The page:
ARTES-CEEH PhD Scholarship Report 2021: Nausheen Hoosein

Thanks to the generosity of the ARTES-CEEH PhD Scholarship, I have made significant progress in the first year of my PhD at the University of York’s History of Art department. My thesis is titled “From Umayyad Madinat al-Zahra to Almohad Seville: The Reuse of Architectural Spolia in al-Andalus during the 12th century” and is supervised by Dr Richard McClary. My work explores the plunder and re-use of Umayyad spolia, particularly marble capitals, in later Almohad architecture through an integrated text- and material-based analysis to examine two significant Almohad sites, the Giralda and Alcázar, in Seville.

Nausheen Hoosein presenting at the “Works in Progress” Postgraduate Research Conference hosted by the Department of History of Art at the University of York (March 2022)

Since beginning the PhD, I have completed numerous tutorials required of research students, including Research Integrity, Research Data Management, and Information Security Awareness, as well as created a Professional Development Plan. These trainings have ensured that I am equipped with the necessary skills to conduct effective and ethical research in my field. I have also successfully completed the Arabic for Medievalists language course, offered through the Centre for Medieval Studies. This course, along with an advanced Spanish course I will take in the summer term, will help me in better accessing relevant primary texts that are significant for my research. I have also completed several formal supervisions with my supervisor, as well as with my Thesis Advisory Panel Member, Professor Tim Ayers. These discussions have been instrumental in shaping my research questions and strengthening my bibliography.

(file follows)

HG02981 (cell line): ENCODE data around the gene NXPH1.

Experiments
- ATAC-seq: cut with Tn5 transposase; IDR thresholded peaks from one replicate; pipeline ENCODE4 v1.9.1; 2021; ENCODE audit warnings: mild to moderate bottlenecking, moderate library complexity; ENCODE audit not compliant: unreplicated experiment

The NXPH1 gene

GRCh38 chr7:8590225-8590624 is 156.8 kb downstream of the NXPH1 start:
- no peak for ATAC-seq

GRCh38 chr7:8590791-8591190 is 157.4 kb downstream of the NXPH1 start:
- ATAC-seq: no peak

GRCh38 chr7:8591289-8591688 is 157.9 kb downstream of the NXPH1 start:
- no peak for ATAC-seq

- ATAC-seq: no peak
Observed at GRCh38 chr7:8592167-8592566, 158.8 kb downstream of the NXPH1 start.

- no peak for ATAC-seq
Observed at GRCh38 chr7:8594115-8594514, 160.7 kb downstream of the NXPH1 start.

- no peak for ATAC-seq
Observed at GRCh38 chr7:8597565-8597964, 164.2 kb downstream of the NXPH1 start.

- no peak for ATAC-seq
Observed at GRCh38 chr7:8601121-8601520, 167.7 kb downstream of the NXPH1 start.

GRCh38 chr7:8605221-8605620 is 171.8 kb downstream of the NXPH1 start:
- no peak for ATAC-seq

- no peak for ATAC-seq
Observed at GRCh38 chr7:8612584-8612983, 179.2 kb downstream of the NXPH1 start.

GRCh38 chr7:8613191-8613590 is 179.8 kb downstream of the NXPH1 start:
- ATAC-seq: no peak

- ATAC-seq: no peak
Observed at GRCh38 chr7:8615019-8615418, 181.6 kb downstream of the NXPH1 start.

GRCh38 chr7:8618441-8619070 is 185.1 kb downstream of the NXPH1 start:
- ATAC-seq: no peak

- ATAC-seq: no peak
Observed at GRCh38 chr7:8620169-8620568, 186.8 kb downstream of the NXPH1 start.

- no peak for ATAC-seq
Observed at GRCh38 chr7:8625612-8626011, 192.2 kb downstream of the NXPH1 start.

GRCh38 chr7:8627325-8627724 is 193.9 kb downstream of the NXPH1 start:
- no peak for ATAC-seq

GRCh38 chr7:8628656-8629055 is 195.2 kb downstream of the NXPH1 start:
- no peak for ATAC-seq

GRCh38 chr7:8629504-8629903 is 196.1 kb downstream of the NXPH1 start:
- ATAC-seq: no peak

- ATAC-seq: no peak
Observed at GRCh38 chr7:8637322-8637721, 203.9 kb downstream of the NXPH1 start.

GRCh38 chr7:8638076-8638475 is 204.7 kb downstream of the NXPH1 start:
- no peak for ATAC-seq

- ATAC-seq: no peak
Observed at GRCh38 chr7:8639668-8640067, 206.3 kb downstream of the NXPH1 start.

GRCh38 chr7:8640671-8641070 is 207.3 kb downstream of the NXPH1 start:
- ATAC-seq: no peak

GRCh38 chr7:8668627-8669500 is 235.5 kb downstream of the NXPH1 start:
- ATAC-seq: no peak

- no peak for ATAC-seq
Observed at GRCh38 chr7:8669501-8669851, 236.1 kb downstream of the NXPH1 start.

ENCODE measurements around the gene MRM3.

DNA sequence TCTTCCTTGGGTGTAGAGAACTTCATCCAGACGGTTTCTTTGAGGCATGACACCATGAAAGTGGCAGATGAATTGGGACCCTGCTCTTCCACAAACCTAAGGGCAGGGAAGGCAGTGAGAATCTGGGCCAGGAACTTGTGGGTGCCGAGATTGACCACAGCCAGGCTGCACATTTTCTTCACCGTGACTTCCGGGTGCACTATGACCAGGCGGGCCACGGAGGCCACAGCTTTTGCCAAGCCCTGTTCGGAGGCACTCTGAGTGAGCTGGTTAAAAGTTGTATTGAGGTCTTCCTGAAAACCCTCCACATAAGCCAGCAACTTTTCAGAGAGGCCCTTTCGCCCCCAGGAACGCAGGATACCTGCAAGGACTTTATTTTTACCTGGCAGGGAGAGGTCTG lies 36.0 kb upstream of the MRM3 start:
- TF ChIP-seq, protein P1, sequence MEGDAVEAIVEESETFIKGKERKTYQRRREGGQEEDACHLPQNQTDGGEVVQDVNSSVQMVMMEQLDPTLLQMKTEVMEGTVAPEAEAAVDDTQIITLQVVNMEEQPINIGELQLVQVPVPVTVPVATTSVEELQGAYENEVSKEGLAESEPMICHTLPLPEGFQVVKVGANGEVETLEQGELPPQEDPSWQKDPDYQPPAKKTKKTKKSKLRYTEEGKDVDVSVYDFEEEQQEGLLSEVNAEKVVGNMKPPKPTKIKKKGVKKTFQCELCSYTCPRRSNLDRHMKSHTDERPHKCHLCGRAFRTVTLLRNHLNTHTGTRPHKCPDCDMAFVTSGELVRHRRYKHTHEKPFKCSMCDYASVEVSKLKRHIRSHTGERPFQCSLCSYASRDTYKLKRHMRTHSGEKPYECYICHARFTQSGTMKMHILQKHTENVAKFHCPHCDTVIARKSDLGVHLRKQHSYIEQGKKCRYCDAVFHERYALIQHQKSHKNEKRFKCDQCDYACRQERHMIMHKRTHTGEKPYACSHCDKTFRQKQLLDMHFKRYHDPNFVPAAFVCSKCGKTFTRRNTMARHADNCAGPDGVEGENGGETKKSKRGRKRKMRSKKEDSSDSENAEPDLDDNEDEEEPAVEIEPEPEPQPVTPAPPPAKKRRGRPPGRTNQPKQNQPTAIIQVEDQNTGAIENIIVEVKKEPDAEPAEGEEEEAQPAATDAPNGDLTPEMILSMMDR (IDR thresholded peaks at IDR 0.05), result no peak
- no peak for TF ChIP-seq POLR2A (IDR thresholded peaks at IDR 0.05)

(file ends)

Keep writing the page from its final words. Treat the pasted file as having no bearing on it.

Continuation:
Column capital, 936-976 CE, Madinat al-Zahra. On display at the British Museum. On loan from the Victoria and Albert Museum, London, A. 145-1920.

Throughout the past year, I worked towards compiling a literature review, as well as a digital database of the corpus of caliphal capitals that are dispersed in various international collections as well as in situ at various sites in Spain. Thus far, I have been able to study the examples in London, at the Victoria & Albert Museum and the British Museum. This short research trip was instrumental in studying the capitals closely and the material observation and visual analysis will serve as an integral component of the thesis. I am already looking forward to the second year of my PhD which will hopefully include field research in various archaeological sites, museums and archives in Cordoba, Seville and Madrid. Findings from these field visits will be recorded in a digital database. This database will serve as an integral component of the research process, allowing me to compile relevant information on each object and site.

Top: Capital, late 14th century, Granada, On display at the Victoria & Albert Museum, London, 341-1866.
Bottom: Capital, 960-980 CE, Madinat al-Zahra, On display at the Victoria & Albert Museum, London, A.10-1922.

In addition, I have had the opportunity to present my research at the recent “Works in Progress” Postgraduate Research Conference hosted by the Department of History of Art at York. I am also looking forward to presenting my work and collaborating with colleagues at upcoming conferences in the spring and summer including the Association for Art History (virtual), International Medieval Congress in Leeds, and Society for the Medieval Mediterranean in Crete.

In conclusion, I would like to express my sincere gratitude to ARTES and CEEH for their generous support, without which this progress would not have been possible.

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